United in Anger: A History of ACT UP is a unique feature-length documentary that combines startling archival footage that puts the audience on the ground with the activists and the remarkably insightful interviews from the ACT UP Oral History Project to explore ACT UP (the AIDS Coalition to Unleash Power) from a grassroots perspective – how a small group of men and women of all races and classes, came together to change the world and save each other’s lives.
Tag Archives: Queer History
Every night this July, Dirty Looks: On Location will install a film and video work in queer social settings (like gay bars or community centers) or former sites of queer sociality (shuttered baths, bars, or sex clubs). An extension of the essential queer experimental screening series curated by Bradford Nordeen, On Location looks to bring the general public in contact with historically important queer artwork, and the history of queer New York.
Over the past few years Dan Fishback has made a name for himself as one of the most talented young writers and performance artists in New York. When reviewing Fishback’s 2009 play You Will Experience Silence, the Village Voice wrote that he displayed a “[Tony] Kushnerian sense for the complexities of historical memory,” even though Fishback’s piece was “sassier and more fun” than Angels in America. But at the same time that Fishback was experiencing success, an illness was in the process of changing his life drastically. Now Fishback is hard at work on a new show, titled thirtynothing, which will premiere at the end of September and run through October 22nd at Dixon Place. thirtynothing tells the story of Fishback’s quest to learn about unknown queer artists who who were lost to the AIDS epidemic – and how doing so changed his life for the better. Fishback has launched a fundraising campaign on Indie Gogo – which ends tomorrow, and is throwing a benefit tonight at Dixon Place featuring performances by future downtown legends like Molly Pope, Kim Smith, Max Steele, Max Vernon and The Lisps. I called Fishback at home on Sunday night to talk about his show, his health, and what it feels like to turn share a birth year with the most devastating plague in history.
Adam Baran: Why did you decide to call your show thirtynothing?
Dan Fishback: I turn 30 as soon as this production is over. I’ve been looking forward to it for the past five years. When I was 25, I was in this arts fellowship and was the only person in their twenties. Most of the others were in their mid-thirties. So when I would complain about boys or whatever my problem was they would all just yell at me, “Dan, these problems aren’t real problems and as soon as you hit 30, you will see that everything that’s bothering you right now is really stupid and changeable and everything’s just fine. You’ll gain this cosmic wisdom and everything will just be easier.” I believed them so intensely that for the last five years, I’ve just been, like, killing time.
As someone in his 30s, now for about six months, I don’t know if I’ve gotten this newfound wisdom. Problems are problems are problems. Of course, they’re not going to go away when you turn 30. But I’m with you. Just waiting.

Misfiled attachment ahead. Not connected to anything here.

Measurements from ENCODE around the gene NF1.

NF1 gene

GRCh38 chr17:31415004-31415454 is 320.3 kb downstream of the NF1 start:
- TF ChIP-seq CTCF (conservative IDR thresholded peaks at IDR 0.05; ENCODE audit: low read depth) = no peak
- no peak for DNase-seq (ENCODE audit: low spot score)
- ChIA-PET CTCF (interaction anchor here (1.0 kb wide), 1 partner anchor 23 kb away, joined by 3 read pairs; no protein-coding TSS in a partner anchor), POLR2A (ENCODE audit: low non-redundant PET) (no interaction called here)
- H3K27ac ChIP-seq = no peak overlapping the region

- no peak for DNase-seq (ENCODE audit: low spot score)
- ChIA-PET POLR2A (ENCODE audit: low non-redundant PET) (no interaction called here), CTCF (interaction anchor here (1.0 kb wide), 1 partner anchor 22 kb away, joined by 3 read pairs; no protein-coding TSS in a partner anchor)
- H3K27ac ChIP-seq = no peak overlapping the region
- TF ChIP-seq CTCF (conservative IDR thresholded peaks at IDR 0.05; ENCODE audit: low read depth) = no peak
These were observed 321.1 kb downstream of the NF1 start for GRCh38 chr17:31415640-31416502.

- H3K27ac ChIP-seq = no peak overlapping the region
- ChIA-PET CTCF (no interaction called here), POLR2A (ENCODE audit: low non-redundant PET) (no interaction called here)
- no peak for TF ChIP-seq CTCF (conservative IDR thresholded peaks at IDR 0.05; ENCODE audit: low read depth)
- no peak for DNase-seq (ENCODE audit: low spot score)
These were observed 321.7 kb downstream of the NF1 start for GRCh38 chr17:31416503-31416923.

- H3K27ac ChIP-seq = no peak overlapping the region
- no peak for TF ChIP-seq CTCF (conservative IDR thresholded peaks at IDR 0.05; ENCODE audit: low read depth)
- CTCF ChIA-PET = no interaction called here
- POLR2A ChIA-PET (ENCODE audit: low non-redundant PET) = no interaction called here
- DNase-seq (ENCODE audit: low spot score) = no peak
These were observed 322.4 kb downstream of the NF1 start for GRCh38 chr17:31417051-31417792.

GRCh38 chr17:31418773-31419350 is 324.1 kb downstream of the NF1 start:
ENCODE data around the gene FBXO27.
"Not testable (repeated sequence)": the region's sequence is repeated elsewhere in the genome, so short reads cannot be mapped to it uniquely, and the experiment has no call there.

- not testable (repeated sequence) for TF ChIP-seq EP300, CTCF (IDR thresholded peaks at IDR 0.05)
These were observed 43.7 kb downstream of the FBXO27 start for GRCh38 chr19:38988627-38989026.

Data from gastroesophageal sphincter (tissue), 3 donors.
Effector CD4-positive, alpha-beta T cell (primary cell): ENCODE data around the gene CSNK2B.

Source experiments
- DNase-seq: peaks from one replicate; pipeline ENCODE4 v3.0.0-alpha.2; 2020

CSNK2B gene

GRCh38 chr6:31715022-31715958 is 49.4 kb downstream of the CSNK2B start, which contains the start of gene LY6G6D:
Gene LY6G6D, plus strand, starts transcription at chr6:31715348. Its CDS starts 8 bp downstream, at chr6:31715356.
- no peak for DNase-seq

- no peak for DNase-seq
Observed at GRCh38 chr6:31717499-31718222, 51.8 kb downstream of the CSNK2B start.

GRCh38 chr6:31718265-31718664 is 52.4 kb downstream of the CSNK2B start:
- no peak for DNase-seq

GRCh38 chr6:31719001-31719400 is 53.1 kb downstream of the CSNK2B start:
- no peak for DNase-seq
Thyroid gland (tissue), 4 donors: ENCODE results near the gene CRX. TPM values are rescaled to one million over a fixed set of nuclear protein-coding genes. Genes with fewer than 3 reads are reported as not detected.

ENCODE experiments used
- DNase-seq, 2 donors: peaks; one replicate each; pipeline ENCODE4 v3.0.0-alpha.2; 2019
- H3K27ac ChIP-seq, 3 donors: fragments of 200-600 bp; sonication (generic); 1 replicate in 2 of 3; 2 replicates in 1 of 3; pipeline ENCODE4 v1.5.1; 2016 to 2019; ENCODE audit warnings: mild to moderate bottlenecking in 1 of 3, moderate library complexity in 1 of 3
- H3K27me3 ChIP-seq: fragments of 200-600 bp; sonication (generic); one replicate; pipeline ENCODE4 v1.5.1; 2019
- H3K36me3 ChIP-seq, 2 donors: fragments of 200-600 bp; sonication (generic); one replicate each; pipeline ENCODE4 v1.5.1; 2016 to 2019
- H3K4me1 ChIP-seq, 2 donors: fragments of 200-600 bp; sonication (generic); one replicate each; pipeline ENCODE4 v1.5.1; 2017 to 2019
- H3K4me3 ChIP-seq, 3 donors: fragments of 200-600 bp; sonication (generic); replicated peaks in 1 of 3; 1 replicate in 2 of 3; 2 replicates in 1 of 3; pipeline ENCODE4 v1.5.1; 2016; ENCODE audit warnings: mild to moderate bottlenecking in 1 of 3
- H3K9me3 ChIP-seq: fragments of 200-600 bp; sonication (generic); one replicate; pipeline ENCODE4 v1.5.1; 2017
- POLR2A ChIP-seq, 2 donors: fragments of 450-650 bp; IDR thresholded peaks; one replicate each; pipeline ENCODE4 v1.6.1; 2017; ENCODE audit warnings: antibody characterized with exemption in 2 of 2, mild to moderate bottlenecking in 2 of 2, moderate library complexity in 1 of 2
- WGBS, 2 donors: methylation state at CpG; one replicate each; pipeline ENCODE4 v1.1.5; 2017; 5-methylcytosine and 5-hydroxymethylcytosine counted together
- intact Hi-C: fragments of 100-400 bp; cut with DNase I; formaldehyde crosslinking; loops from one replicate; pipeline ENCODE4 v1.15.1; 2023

Yeah, waiting for the cosmic wisdom of age to descend upon you.
What about your Saturn’s return? That was another thing I didn’t experience.
Really? My Saturn return was fucking intense. It’s still going on. More…
Last year saw the rediscovery of a major figure whose remarkable story illustrated the secret history of gay life throughout the 20th Century. In Secret Historian: The Life and Times of Samuel Steward, Professor, Tattoo Artist, and Sexual Renegade, author Justin Spring tells the thrilling tale of Sam Steward, a man who documented every one of his many sexual exploits in obsessive detail, providing a wealth of understanding to future generations looking to understand the pre-Stonewall era. Now the artifacts of Steward’s life have been collected and displayed in a brilliant, inspiring show at the Museum of Sex in New York City. Keep the Lights On‘s documentarian Onur Karoaglu asked Justin Spring to show him around the exhibition one morning a few weeks ago. Secret Historian, along with An Obscene Diary: The Visual World of Sam Steward is in bookstores now.
Most of us are familiar with philosopher George Santayana’s famous quote that “Those who cannot remember the past are condemned to fulfill it.” But what do we do as gay people when so much of our history is written out of the record books, whether by others or in the case of many of our greatest artists and public figures, by themselves? This Saturday night, at the Leslie/Lohman Gay Art Foundation in New York, the Pop-Up Museum of Queer History will attempt to remedy the situation. More than forty artists are contributing to over twenty different exhibits, focused on subjects like the same-sex marriage debate in Argentina, the “Lady King” Christina of Sweden (who inspired the Greta Garbo classic Queen Christina), lesbian lives from the 1950′s, and late 1800′s responses to trans identity. Participating artists include Rodney Evans, Vaginal Davis, Kate Huh, Jonathan Ned Katz, Sasha Wortzel, Al Belkin, Boris Torres (who’s work is featured in Keep The Lights On), and many more. The opening begins at 6:30PM, and there’ll be a very special “Judy” after party at The Hose immediately afterwards. Don’t miss it – after all, don’t you want to be able to tell people “I was there,” in ten years when a permanent Queer History Museum is finally built? The show runs through August 25th.